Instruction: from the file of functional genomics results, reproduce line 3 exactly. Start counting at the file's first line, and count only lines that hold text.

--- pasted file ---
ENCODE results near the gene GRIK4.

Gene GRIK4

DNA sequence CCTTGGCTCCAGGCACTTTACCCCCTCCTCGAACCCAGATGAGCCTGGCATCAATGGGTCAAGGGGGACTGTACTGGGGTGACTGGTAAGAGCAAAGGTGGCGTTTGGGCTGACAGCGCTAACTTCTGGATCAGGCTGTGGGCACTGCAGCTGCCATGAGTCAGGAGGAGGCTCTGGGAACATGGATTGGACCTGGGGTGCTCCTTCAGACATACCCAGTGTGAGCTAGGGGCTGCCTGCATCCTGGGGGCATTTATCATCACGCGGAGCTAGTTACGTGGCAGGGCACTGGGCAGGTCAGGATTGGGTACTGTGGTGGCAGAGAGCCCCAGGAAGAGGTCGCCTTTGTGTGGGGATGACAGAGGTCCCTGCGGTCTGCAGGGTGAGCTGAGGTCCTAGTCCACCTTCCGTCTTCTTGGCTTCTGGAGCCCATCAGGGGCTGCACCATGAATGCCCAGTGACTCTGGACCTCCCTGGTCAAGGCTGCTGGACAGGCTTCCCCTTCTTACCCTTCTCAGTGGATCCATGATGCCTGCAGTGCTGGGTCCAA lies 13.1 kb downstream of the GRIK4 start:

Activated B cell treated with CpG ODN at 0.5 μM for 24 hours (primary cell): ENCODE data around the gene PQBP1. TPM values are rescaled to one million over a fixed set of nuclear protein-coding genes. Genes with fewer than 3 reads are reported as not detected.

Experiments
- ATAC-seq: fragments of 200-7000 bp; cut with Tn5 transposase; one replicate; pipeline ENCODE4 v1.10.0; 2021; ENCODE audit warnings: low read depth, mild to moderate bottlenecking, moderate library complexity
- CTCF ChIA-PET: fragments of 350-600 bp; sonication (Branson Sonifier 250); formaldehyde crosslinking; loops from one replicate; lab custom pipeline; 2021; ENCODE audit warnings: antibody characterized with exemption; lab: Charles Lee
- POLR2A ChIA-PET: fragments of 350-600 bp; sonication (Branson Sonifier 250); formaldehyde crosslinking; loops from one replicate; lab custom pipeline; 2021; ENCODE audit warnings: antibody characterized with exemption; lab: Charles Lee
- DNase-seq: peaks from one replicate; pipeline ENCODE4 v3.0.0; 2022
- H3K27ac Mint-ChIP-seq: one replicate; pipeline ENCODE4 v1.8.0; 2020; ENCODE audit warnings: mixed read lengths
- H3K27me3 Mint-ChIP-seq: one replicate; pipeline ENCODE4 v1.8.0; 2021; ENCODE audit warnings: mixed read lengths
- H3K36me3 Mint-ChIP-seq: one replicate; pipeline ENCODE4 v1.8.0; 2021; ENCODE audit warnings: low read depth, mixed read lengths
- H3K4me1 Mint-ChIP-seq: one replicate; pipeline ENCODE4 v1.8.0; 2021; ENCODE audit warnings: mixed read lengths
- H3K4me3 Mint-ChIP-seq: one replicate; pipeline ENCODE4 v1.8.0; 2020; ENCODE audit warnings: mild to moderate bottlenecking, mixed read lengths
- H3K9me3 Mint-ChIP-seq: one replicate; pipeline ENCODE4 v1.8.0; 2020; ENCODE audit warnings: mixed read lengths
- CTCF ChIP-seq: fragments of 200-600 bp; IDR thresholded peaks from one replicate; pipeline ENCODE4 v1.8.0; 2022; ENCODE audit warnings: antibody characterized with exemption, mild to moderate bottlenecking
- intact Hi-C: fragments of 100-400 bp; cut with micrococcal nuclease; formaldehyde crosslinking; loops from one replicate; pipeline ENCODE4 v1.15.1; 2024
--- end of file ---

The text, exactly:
DNA sequence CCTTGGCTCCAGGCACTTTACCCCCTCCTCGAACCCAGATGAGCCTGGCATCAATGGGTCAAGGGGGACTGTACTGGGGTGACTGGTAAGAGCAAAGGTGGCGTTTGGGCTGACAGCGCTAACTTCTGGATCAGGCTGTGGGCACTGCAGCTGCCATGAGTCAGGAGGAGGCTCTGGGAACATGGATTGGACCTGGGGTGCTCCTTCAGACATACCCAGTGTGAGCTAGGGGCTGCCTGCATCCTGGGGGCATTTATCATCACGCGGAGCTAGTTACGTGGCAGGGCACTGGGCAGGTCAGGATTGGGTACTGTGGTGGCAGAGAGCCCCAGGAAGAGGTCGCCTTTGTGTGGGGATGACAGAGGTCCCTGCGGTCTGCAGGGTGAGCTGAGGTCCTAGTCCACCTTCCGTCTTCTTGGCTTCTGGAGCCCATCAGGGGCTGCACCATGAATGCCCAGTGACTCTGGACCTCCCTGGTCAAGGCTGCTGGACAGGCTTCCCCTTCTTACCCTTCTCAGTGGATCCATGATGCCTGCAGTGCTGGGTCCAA lies 13.1 kb downstream of the GRIK4 start: